Cronometro (riserva di carica 56h), prodotto dalla Thomas Mercer nel 1864 e appartenuto al Commodoro (Capitano di Vascello) Geoffrey Thomas Phipps Hornby, ovvero colui che diventerà da li a breve, Comandante in Capo dello Squadrone dell'Africa Occidentale, Comandante in Capo dello Squadrone Volante e successivamente Comandante in capo dello Squadrone del Canale. Continuò la sua carriera arrivando al grado di Comandante in Capo della Flotta Mediterranea, Presidente del Royal Naval College di Greenwich ed infine Comandante in Capo dell'intera Flotta Navale Inglese.
Questo Cronometro, risulta essere uno dei più antichi segnatempo attualmente conosciuti prodotti dalla Thomas Mercer, azienda fondata nel 1858.
Geoffrey Thomas Phipps Hornby fu promosso al grado di Commodoro nel 1865 anno in cui questo Cronometro fu privatamente da lui acquistato, o donatogli da qualche personaggio a lui vicino, per una somma di 20 Sterline, da un rivenditore Thomas Mercer, situato a Sunderland, denominato "Noton - Nautical Optician".
Queste informazioni sono state fornite dalla Gent.ma Sig. Coralie della Thomas Mercer.
Perfettamente funzionante ed ottimamente conservato, è uno dei pochissimi Cronometri superstiti prodotti nel primo decennio dalla Thomas Mercer.
Il cronometro, è custodito nella sua cassetta originale realizzata con il rarissimo legno di "Calamandra" o Coromandel, un legno pesante appartenente al genere dell'ebano proveniente dal sud-est asiatico, dall'India e dallo Sri Lanka, con un colore quasi nero con strisce color nocciola. Questo legno è stato utilizzato così tanto fino alla sua estinzione e attualmente, non è disponibile nessuna quantità per nuovi lavori.
Sono presenti, ai lati le maniglie in ottone incastonate ed estraibili, nello stile "campagna", inoltre una placca ossea posta sul davanti, è incisa con una ripetizione dei dettagli del produttore, mentre una targa in ottone incastonata ed incisa sopra il coperchio evidenzia l'appartenenza di questo Cronometro al Commodoro Geoffrey Phipps Hornby.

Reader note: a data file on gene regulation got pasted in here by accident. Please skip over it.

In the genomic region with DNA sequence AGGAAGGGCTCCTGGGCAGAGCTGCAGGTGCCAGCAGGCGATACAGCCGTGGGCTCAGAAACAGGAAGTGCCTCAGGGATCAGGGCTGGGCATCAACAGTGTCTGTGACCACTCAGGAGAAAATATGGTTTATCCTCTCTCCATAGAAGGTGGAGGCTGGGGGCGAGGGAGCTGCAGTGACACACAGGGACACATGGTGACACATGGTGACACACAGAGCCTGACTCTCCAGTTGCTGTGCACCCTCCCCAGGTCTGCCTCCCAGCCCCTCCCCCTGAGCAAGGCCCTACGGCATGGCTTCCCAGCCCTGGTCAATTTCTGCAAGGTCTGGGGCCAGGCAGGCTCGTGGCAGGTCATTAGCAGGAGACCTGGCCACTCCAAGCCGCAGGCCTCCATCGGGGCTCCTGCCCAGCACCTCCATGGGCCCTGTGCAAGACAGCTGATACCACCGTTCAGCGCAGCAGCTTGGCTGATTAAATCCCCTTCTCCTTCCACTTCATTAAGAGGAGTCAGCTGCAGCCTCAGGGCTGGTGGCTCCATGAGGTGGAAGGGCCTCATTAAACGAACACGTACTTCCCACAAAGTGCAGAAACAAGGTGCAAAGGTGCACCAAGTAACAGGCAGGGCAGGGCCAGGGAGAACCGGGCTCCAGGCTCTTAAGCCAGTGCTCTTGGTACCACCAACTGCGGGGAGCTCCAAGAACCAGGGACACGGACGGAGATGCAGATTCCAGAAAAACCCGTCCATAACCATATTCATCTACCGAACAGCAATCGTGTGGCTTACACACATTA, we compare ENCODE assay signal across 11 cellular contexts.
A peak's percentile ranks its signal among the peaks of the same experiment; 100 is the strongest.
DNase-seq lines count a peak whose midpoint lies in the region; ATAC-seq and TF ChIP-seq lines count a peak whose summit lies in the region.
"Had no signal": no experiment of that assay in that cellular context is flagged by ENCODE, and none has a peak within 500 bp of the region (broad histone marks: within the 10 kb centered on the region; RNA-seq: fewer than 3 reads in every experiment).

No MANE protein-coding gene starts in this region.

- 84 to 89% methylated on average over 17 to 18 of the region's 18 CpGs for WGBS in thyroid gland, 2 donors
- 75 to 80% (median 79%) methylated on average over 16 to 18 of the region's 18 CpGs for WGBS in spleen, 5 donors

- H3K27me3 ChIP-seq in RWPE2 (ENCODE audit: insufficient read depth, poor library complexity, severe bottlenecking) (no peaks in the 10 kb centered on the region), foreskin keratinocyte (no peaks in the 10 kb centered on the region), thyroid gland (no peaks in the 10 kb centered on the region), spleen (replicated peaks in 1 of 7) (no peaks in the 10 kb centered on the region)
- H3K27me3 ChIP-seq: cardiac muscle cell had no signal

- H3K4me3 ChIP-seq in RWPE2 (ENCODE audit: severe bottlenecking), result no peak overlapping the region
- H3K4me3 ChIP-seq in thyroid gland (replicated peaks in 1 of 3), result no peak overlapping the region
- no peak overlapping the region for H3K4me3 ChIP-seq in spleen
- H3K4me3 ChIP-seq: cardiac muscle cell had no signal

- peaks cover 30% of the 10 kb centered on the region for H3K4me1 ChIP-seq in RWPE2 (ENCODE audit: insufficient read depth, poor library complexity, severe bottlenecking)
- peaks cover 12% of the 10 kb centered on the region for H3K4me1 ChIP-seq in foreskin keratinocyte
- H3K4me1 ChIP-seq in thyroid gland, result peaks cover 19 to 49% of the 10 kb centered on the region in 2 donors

Geoffrey Phipps Hornby.
Admiral of the Fleet Sir Geoffrey Thomas Phipps Hornby GCB (10 February 1825 – 3 March 1895) was a Royal Navy officer. As a junior officer, he saw action at the capture of Acre in November 1840 during the Egyptian–Ottoman War. As a captain he arrived at Vancouver Island with a naval brigade and found that a unit of American troops was about to take over the San Juan Islands in a dispute known as the Pig War: he used his powers of diplomacy to facilitate a peaceful handover of the islands to the United States.
Hornby went on to be Commander-in-Chief, West Africa Squadron, Commander-in-Chief of the Flying Squadron and then Commander-in-Chief, Channel Squadron. After that he became Commander-in-Chief, Mediterranean Fleet, President of the Royal Naval College, Greenwich and finally Commander-in-Chief, Portsmouth.
Born the son of Admiral Sir Phipps Hornby and Sophia Maria Hornby (daughter of General John Burgoyne), Hornby was educated at Winwick Grammar School and Southwood's School in Plymouth and joined the Royal Navy in March 1837. He was appointed, as a first class volunteer, to the first-rate HMS Princess Charlotte, flagship of the Commander-in-Chief, Mediterranean Fleet and saw action at the capture of Acre in November 1840 during the Egyptian–Ottoman War. He transferred to the fourth-rate HMS Winchester, flagship of the Commander-in-Chief, Cape of Good Hope Station, in August 1842.